Is Fragrance In Skincare Actually Bad For Your Skin?

By Ashleigh Cometti
The answer? It's complicated. Photo / Guy Coombes

Fragranced beauty products are one of the most controversial topics in skincare.

Recently, some girlfriends and I booked a hotel room for a (much-needed) night away.

But I was surprised to learn one of the women in attendance (a new friend, at that) is highly allergic to fragrance. It made

It got me thinking that despite the flurry of fine fragrances blended into body lotions, spiking skincare or heralded in hairspray, the aromatic aspect of beauty products may not always be appreciated by those with allergies.

Fragrance remains one of the most polarising ingredients in the beauty world, stirring up a number of controversies with arguments for and against its inclusion in products surfacing on social media sites, forums and blogs.

A report published by the American Academy of Dermatology revealed that fragrance is the leading cause of allergic reactions on the skin, resulting in different forms of dermatitis as well as causing migraines and respiratory issues.

So, is fragrance all it’s cracked up to be in beauty? Turns out the answer to the question is quite complex. I pitched it to Dr Ginni Mansberg, a Sydney-based general practitioner, media personality and the co-founder and medical director of cosmeceutical skincare brand E.S.K Skincare, for her hot take on one of the most controversial topics in skincare.

Is fragrance bad for your skin?

Sometimes. Fragrances include thousands of different compounds — not all of which are a problem and none are an issue for everyone. If you are one of the 2 per cent of people who get a reaction to fragrance, you might meet it in your skincare, your deodorant, a room spray or hair products. If you have a condition like eczema or dermatitis where your skin barrier is impaired, your chances of reacting to a fragrance is much higher.

Synthetic vs natural fragrance — is one better than the other?

A lot of people assume natural fragrance is better than synthetic. Modern society generally regards anything that “comes from nature” as healthier and less dangerous than anything synthetic. Research from the University of Gothenburg shows this is not the case. Many natural scents can combine with your skin’s enzymes and the air to become ingredients that cause sensitivity.

Which skin type(s) is better suited to fragrance-free skincare?

If you’re struggling with skin issues (eczema, rosacea, dermatitis, etc), you may find that in some instances, fragrance in skincare exacerbates these conditions. But bear in mind that there might also be certain skincare ingredients (not just fragrances) that cause your skin issues to get worse. My suggestion would be to instead look for skincare products that have been specifically created to address your skin issues, rather than just avoiding fragrance altogether.

How can you find out if a product is fragrance-free?

Under Australian law, any fragrances in a cosmetic or personal care product must be shown by including the word ‘fragrance’, ‘fragrances’, ‘parfum’ or ‘parfums’; or by listing all of the ingredients in the fragrance. There is no legal requirement that each individual component of a fragrance be listed on the product label. If you’re not sure, look on the back of the pack on the ingredient list. If you can’t see any of the words fragrance, perfume, parfum, scent, musk, essence, and so on, your product is probably fragrance-free.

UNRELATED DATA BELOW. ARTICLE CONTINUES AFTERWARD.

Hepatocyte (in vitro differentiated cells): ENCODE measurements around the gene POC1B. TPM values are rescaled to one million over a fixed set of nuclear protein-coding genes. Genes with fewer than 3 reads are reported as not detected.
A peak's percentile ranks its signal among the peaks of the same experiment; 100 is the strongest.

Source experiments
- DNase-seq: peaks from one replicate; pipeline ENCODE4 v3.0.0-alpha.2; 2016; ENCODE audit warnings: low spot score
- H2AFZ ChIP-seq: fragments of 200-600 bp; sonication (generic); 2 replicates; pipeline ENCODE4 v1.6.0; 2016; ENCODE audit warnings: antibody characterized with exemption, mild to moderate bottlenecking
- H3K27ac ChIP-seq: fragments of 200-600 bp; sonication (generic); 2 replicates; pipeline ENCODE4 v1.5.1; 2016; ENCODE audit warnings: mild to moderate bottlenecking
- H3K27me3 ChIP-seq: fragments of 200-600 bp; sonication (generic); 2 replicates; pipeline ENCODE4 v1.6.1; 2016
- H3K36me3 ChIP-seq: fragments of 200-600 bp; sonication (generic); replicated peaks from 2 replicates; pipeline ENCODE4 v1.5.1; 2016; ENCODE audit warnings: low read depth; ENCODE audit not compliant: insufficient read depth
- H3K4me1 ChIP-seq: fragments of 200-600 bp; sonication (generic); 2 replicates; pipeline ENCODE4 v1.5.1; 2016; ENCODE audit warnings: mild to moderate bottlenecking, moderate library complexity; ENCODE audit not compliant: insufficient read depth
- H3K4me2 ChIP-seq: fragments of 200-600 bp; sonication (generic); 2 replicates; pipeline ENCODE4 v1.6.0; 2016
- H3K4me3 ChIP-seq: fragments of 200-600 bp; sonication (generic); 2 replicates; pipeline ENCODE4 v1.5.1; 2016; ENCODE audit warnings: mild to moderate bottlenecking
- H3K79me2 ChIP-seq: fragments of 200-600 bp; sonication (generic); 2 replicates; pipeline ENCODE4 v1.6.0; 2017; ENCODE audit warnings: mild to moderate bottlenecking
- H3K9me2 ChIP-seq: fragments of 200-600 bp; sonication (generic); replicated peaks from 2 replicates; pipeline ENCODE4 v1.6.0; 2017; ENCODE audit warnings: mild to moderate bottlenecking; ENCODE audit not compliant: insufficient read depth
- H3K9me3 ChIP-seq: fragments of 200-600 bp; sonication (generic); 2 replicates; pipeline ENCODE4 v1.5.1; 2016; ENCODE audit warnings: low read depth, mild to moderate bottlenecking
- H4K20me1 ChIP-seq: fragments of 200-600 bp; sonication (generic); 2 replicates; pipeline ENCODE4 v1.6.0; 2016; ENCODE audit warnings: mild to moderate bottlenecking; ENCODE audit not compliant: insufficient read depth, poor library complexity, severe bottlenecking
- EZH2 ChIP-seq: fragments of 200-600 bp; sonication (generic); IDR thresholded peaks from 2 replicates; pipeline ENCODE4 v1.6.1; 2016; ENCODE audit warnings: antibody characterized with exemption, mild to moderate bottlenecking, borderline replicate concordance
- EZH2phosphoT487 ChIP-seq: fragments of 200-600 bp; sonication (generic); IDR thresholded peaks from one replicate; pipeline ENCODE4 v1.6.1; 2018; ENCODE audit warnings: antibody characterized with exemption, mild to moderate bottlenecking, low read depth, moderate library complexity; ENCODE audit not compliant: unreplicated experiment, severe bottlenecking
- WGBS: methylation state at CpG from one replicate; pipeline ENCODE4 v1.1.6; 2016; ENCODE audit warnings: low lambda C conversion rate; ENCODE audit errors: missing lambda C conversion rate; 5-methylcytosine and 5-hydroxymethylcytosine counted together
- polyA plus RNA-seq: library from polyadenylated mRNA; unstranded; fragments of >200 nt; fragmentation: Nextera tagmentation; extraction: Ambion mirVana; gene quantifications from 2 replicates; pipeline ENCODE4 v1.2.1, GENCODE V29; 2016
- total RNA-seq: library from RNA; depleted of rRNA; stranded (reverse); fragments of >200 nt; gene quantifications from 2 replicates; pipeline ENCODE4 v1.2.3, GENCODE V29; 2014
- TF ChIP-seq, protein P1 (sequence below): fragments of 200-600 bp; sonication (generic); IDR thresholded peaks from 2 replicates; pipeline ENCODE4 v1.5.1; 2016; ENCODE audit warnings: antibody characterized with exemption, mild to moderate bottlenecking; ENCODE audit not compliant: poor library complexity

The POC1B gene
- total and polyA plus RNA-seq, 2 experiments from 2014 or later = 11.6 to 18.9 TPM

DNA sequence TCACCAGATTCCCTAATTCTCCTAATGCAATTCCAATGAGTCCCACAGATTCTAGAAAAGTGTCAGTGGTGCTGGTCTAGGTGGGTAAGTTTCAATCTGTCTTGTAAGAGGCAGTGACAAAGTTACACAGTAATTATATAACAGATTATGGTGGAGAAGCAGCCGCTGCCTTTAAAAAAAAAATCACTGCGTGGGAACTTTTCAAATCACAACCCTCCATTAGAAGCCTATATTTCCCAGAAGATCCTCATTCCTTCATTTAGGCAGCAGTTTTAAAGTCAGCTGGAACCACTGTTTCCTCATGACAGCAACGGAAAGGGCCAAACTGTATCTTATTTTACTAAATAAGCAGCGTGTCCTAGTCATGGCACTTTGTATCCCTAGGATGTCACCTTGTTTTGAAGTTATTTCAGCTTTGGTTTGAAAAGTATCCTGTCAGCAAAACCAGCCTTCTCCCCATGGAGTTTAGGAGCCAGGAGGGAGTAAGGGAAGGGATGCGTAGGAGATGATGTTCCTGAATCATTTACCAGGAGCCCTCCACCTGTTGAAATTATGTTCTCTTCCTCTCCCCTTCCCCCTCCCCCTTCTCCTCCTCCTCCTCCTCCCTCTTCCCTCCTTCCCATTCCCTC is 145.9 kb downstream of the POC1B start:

The best fragrance-free skincare products

Embryolisse’s sensitive cream is a cult favourite for a reason. This multi-purpose lotion subs in as a moisturiser, mask, makeup primer or post-shave lotion, and is extra-gentle for those with sensitive skin, including children and babies.

This cleanser helps remove makeup, dirt and impurities while respecting the skin barrier. The fragrance- and alcohol-free formula is pH-rated 5.5, the same as skin, to soothe sensitivity and side-step irritation.

This is a ceramide-rich cleanser that gently cleanses skin without leaving it feeling tight or dry. Suitable for normal to dry skin, the hydrating formula is laced with three essential ceramides alongside hyaluronic acid and promises to moisturise skin for up to 24 hours post-use.

Niacinamide and marula are cocktailed together in this fragrance-free lotion, which absorbs quickly into skin leaving it feeling moisturised and nourished.

Created with atopic skin in mind, E.S.K’s skincare newbie helps heal irritated or dry skin with its blend of barrier-loving ingredients. It features all the hydration heavy hitters: ceramides, niacinamide, hyaluronic acid, squalane and panthenol to manage inflammatory skin conditions like rosacea, psoriasis and eczema.

This ultra-fine mist is a firm favourite for its ability to soothe and soften skin, helping to alleviate symptoms of sunburn, razor burn, redness, and itching.

Molecular skincare brand The Ordinary is known for its fuss-free approach, proffering clinical formulations that easily slip into any routine. This multi-action serum couples three forms of hyaluronic acid with vitamin B5, promising to deeply hydrate and plump skin.

Ultra-soothing on dry patches and redness, this helps hydrate cuticles and heal rashes and other skin ails (it even subs in as a nappy cream).

A replenishing eye serum that zeroes in on dark circles and puffiness for a wide-awake look.

This cosseting body wash forgoes fragrance in favour of a moisturising, soap-free formula that maintains hydration for hands, face and body.

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